On this date, November 16, 1896, the Niagara Falls Hydraulic Power & Manufacturing Company sent the first long-distance transmission of hydroelectricity to Buffalo, N.Y., over twenty miles away.
The story of harnessing the great waterpower of Niagara Falls dates from 1890 when a 'power tunnel' was dug to bring the water to a central power station from which it was distributed as electrical energy. This first power station (the aptly named Power Station No. 1) was supplied by the Westinghouse Electric & Manufacturing Company, which built three AC dynamos 1.5 miles above Niagara Falls. In 1895, the Niagara Falls Hydraulic Power and Manufacturing Company started building Power Station No. 2.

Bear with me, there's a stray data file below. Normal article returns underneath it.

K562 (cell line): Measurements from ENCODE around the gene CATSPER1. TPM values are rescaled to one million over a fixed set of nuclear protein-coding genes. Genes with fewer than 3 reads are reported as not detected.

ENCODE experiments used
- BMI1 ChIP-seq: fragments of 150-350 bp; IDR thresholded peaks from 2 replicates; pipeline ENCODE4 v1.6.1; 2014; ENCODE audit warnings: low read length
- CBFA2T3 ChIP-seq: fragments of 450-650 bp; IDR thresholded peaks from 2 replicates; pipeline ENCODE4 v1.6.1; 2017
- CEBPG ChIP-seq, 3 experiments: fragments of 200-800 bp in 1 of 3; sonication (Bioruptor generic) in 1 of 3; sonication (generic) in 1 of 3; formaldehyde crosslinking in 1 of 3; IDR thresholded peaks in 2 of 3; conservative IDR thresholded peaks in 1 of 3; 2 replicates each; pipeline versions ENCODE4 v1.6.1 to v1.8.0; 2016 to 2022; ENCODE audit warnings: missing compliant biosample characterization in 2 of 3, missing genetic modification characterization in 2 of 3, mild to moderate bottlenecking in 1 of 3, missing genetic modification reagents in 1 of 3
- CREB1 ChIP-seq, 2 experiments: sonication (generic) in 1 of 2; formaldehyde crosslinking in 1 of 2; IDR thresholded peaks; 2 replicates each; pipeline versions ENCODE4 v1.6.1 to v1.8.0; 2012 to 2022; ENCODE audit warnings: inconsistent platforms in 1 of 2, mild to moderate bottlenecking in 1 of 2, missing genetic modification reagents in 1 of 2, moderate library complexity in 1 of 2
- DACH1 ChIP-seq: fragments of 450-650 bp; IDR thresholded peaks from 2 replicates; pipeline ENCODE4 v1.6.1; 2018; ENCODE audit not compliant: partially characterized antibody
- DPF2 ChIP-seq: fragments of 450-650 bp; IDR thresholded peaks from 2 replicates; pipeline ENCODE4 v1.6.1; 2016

These company’s two power stations were closed after more than sixty years of service in 1961. This photograph shows the interior of one of the company’s powerhouses, and is part of Hagley Library’s collection Niagara Falls Power Company power generation facility photograph album (Accession 1990.265).
Many of the photographs in this collection document the erection of wooden poles for power transmission lines between Niagara Falls and Buffalo. There are also photographs showing the power houses and transformer building, which was designed by Stanford White of McKim, Mead & White; these include exteriors as well as interiors. The latter includes 3 phase rotary AC generators made by General Electric and air blast transformers. There are some photos of the Niagara River Rapids, and of the Niagara Falls Power Company's interurban trolley line.
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